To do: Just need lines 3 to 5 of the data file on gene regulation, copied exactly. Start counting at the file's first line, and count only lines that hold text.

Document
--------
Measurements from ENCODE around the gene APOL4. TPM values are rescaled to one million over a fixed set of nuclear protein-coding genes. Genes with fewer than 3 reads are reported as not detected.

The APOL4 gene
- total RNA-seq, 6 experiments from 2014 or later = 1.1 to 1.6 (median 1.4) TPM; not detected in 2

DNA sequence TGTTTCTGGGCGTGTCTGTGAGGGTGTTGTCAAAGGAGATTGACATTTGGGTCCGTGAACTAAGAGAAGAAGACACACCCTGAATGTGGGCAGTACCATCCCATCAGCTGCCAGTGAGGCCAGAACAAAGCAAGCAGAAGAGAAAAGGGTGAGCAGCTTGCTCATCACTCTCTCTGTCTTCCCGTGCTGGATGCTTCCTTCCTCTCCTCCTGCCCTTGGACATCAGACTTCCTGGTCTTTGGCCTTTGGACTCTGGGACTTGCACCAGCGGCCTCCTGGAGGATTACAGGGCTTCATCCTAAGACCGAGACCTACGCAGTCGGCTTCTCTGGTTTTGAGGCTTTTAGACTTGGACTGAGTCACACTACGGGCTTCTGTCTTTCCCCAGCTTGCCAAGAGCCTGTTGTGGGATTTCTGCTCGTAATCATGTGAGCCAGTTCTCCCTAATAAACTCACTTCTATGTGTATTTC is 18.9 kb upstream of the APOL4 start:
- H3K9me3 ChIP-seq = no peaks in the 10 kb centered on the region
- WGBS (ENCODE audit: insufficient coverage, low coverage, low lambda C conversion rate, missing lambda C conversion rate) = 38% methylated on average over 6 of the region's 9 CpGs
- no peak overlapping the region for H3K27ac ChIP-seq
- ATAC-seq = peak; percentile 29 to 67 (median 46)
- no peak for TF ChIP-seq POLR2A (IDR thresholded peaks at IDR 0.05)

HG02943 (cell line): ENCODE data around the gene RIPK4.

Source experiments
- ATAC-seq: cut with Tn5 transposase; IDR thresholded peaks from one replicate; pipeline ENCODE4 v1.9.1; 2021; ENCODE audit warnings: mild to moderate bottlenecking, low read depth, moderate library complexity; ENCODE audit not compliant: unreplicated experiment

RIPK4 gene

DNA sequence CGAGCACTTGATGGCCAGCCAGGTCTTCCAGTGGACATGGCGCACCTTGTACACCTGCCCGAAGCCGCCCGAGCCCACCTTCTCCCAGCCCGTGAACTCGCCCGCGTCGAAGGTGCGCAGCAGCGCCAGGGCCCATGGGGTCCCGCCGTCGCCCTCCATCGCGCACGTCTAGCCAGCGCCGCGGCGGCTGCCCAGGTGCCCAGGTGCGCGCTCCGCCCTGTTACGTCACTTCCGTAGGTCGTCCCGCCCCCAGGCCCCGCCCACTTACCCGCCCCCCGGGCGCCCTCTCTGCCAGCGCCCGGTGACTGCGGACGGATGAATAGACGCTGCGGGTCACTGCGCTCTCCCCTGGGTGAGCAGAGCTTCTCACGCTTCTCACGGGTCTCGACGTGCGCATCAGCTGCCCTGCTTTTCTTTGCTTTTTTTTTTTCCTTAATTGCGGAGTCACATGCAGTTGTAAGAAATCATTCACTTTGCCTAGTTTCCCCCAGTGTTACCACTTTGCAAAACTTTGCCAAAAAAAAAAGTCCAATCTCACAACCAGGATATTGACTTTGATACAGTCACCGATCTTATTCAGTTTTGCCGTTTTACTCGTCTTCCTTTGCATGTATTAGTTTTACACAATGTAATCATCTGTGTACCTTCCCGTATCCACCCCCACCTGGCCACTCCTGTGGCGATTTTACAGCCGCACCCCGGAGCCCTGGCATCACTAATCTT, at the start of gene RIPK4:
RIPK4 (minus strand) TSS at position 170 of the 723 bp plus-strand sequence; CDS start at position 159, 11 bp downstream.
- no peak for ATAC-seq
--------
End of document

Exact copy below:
- total RNA-seq, 6 experiments from 2014 or later = 1.1 to 1.6 (median 1.4) TPM; not detected in 2

DNA sequence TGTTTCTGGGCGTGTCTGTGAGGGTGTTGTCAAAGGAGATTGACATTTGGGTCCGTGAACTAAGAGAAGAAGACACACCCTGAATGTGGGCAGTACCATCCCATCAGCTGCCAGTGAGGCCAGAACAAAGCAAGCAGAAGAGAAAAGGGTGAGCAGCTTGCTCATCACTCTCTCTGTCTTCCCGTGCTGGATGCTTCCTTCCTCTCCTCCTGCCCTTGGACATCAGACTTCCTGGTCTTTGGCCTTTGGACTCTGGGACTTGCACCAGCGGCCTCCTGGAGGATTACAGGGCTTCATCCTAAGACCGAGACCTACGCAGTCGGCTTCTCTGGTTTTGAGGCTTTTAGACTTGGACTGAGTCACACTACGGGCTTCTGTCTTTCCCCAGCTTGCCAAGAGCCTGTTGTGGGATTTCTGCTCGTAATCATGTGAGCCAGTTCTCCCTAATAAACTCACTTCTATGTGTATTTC is 18.9 kb upstream of the APOL4 start:
- H3K9me3 ChIP-seq = no peaks in the 10 kb centered on the region